not your dissertation advisor's turf war

Marc Bousquet has a piece in the Chronicle that is trending academically-speaking on “The Moral Panic in Literary Studies.” It would be easy to read this piece as a rehearsal of what has now become a familiar song, at least in English, about disciplinary turf wars among literary studies, rhetoric, and the other fields within such departments (but especially the first two). It would appear much of the comment stream gravitates toward those commonplaces. But this isn’t the 1980s or 1990s.

Bousquet’s argument begins with the declining numbers problem: fewer tenure line positions, a paucity of hires for new phds, and fewer undergraduates in classes. He then suggests that the one place in English that bucks the trend is digital composition. As he writes, “Scholars of composition and rhetoric generally teach graduate and upper-division courses packed with students who are passionate about the digital publication and media composition now inevitable in every walk of academic, professional, creative, and community-engaged communication.” He mentions doctoral programs, such as that at Clemson, with its 100% placement rate, that focus on such matters but do so in an interdisciplinary way.

I think to some degree what Bousquet says is accurate. Once upon a time, before I became buried in administrivia, I used to teach such courses, and they were popular. But is is also difficult to deliver that curriculum. To gain more than a passing familiarity with digital composing requires more than one course. There needs to be something a vertical curriculum. And that really means having more than one faculty member doing the work. Logistically, you need to offer three sections of your introductory course in order to end up with enough students to run the most advanced course that sits at the end of the sequence. If you had three or four faculty who were relatively free of administrative burdens so that you could offer 10-12 courses per year (at a typical 2-2 research load), then you probably could have a go at a legitimate professional-technical-digital rhetoric/composing curriculum at the undergraduate and graduate levels.

Bousquet describes the resistance he has encountered at Emory toward the idea of such hires. There aren’t other rhetoricians at Emory to resist the notion, but my sense is that the resistance to the digital is not a literary studies-only phenomenon. I think there is wider acceptance in rhetoric and composition, because computers and writing has been going on as a field of study since the 80s, but I think there are a good number of traditional rhetoricians and some compositionists who see digital composing as secondary (or tertiary) to a field that is focused on writing (i.e. print culture) or cultural studies. Like the literary studies faculty Bousquet describes, they too might look askance at technical and professional communication. In my own experience, I am as likely to find kindred spirits in media study or art or across the digital humanities as I am among faculty in rhetoric and composition.

So this is not the same old turf war. I’d like to think that it isn’t a turf war at all. That it is about trying to grow the pie rather than redistribute the crumbs on the plate. However it is a shifting in the identity of English departments. A few decades back, in a different millennium, literary study needed little defense: one studied literature because literature was valued across the culture. Today English departments need to explain why their majors are worthwhile. Often, the first thing they say is that English majors learn to write well. And today, the notion of what writing is has shifted toward the digital, so you would think that this would be a natural shift. But English has never really been about teaching writing; it’s been about teaching literature with improvement in writing being a claimed side effect.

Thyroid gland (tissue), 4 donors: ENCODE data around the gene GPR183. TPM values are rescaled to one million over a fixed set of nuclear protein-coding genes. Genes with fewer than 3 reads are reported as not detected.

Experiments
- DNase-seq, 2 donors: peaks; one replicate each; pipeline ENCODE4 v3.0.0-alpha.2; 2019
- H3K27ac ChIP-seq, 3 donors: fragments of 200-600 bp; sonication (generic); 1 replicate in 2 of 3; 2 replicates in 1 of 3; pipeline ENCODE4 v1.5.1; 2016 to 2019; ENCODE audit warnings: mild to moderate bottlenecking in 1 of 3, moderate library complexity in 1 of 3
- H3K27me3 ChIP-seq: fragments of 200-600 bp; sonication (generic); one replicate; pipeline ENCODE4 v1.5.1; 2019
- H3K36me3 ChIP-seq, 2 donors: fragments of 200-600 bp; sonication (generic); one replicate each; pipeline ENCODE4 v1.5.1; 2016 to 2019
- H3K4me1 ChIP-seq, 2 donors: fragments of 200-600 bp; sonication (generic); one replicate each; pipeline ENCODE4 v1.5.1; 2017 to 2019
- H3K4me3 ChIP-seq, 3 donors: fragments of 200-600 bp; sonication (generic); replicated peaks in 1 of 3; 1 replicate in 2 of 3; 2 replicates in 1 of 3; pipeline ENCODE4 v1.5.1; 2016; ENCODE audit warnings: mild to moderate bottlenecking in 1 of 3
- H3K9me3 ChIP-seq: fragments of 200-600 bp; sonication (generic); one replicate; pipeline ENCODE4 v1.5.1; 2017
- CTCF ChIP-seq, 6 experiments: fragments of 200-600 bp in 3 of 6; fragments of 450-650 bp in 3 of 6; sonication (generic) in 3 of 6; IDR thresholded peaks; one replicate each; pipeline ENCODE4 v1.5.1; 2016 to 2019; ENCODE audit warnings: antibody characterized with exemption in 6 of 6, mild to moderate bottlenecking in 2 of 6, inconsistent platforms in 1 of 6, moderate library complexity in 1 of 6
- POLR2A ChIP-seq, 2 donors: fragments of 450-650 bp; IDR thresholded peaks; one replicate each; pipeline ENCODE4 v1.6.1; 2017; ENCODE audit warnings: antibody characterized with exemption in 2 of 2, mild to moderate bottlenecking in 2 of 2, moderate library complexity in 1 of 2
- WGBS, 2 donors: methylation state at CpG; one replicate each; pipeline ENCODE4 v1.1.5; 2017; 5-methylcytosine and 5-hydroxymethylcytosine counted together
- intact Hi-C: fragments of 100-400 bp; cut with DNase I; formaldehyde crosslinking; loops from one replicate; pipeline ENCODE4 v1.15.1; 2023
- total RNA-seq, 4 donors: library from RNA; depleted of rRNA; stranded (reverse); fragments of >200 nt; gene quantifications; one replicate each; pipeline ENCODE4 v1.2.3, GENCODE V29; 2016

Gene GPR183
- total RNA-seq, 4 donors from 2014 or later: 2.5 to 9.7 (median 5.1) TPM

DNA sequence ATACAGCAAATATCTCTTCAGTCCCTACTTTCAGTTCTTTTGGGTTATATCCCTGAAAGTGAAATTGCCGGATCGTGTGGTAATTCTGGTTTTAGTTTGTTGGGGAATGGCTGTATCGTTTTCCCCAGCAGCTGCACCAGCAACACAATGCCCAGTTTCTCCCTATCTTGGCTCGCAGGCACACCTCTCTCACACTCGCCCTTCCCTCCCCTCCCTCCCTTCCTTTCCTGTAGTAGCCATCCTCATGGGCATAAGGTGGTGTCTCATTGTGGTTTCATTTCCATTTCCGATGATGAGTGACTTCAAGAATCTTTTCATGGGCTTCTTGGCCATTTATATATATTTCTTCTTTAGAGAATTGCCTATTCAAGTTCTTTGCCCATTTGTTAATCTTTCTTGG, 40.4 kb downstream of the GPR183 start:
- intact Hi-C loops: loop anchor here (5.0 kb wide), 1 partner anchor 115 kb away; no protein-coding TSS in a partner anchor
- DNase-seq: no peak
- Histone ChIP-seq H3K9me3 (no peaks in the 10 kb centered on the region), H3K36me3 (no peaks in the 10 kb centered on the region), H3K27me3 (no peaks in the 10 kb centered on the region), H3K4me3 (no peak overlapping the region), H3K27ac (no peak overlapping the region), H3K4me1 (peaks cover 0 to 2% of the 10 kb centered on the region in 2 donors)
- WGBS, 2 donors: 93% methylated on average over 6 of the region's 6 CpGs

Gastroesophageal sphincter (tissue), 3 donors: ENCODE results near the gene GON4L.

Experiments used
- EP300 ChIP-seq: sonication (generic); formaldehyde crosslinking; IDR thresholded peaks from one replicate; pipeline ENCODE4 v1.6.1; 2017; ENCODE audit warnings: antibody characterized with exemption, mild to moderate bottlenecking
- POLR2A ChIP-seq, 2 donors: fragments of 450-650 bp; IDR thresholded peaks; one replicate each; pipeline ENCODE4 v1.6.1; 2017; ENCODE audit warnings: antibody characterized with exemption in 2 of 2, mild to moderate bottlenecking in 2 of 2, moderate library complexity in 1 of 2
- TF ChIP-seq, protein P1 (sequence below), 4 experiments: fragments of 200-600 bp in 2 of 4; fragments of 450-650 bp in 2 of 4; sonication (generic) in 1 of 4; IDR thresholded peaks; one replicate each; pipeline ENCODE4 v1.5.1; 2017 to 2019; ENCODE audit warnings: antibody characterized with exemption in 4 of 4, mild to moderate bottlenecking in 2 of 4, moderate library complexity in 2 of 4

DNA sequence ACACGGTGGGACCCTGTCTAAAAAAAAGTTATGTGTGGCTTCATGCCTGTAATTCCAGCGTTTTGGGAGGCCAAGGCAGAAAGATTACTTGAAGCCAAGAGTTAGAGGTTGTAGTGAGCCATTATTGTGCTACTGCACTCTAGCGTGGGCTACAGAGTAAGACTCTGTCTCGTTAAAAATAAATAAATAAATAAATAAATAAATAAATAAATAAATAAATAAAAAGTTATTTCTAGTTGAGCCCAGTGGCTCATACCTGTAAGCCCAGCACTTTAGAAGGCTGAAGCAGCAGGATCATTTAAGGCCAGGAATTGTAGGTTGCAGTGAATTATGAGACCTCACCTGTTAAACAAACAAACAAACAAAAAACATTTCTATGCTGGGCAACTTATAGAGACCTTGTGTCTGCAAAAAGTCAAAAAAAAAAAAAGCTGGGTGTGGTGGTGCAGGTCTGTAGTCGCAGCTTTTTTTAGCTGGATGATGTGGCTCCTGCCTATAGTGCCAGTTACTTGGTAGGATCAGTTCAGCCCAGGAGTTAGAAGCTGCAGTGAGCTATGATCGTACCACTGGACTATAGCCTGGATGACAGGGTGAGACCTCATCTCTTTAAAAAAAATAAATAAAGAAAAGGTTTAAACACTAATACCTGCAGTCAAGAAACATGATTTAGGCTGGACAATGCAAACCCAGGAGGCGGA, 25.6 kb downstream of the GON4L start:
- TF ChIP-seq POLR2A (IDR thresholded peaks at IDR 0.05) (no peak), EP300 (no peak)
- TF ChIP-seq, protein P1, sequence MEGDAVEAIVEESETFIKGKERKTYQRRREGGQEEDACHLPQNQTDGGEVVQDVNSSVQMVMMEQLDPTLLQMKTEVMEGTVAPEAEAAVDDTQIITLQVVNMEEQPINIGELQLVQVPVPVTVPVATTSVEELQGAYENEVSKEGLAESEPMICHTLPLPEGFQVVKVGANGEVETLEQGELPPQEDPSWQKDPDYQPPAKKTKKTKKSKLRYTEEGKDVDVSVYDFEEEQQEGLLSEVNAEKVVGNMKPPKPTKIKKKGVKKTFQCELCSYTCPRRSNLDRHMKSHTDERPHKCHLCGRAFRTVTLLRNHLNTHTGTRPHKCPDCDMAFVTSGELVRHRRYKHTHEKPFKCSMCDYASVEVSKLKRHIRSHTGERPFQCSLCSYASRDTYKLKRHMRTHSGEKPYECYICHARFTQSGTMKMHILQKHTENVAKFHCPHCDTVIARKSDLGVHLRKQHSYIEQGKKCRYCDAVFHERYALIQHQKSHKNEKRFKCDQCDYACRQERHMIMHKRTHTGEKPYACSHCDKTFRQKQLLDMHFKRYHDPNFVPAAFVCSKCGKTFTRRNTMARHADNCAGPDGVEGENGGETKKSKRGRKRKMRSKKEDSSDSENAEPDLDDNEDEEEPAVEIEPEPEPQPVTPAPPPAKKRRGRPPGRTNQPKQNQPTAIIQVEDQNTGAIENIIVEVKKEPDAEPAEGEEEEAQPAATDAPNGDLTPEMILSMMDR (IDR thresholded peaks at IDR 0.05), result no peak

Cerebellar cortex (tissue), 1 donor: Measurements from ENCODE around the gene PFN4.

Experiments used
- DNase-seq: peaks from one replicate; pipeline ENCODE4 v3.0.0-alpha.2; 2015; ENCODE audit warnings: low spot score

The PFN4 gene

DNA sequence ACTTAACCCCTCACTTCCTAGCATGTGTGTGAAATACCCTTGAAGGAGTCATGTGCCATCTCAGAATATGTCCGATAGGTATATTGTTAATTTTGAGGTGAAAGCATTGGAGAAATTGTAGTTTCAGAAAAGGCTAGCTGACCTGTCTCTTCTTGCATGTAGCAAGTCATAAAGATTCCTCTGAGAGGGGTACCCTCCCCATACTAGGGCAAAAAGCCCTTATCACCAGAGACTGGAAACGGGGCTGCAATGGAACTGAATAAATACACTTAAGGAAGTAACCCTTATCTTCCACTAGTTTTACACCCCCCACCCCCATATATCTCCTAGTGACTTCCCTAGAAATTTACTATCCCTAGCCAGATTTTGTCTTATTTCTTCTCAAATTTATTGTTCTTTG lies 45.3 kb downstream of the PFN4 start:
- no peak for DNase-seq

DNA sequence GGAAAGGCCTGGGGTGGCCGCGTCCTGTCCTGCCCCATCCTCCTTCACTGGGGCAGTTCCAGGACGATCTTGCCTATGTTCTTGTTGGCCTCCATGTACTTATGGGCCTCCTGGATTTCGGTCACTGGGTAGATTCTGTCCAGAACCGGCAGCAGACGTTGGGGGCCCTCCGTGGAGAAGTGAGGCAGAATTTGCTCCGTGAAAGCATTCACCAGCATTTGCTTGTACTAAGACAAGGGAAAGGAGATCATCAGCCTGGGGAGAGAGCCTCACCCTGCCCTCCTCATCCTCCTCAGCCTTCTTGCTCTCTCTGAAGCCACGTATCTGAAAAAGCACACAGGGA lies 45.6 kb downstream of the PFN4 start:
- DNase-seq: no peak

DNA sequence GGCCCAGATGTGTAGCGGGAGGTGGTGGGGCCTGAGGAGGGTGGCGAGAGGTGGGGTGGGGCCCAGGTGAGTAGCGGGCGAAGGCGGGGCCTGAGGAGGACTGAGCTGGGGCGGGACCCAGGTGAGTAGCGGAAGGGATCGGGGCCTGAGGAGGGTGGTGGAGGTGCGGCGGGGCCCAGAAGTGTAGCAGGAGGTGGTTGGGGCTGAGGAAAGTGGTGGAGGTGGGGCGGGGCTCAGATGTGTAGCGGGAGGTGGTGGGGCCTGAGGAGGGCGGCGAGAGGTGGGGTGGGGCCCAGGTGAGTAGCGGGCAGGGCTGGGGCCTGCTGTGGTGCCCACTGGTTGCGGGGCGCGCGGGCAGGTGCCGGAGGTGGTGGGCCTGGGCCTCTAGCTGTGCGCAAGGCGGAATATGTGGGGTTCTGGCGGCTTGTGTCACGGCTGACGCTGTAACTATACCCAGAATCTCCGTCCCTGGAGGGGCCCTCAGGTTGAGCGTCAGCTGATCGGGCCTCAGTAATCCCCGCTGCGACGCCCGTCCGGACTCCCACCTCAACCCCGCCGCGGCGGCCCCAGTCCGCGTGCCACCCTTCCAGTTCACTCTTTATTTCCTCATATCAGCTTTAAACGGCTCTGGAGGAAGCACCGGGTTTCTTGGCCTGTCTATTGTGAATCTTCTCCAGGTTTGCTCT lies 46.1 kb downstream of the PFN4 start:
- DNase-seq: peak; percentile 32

What would be the role of literary study and literary history in a department where the focus had shifted, as Bousquet suggests, toward production and composition? For me the answer is relatively straightforward and comes from my experience working with students who were professional writing majors. Students are interested in such curricula because they want an education that has a career path. However, in my experience, these students are also interested in creative writing, in experimenting with digital media, and with understanding the role that writing and composing play in our culture. And part of that is literary study.

2 thoughts on “not your dissertation advisor's turf war

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  1. “A few decades back, in a different millennium, literary study needed little defense: one studied literature because literature was valued across the culture. Today English departments need to explain why their majors are worthwhile. ” That’s exactly the issue as I see it, and quite frankly, this has been a bigger problem for our colleagues coming out of a “literary tradition” rather than for folks coming out of a more “comp/rhet tradition,” to the extent that we have a “tradition.” It seems to me that everyone in the field has at least some understanding of “institutional assessment” and many of us (not me!) specialize in issues of assessment. Who teaches that in lit PhD programs?

    But beyond that, comp/rhet has always had to justify itself over and over and over again, in small and in large ways. In contrast, presenting the question to folks in literature– “why is studying literature worthwhile?”– is both new and baffling and they still don’t quite know how to answer it.


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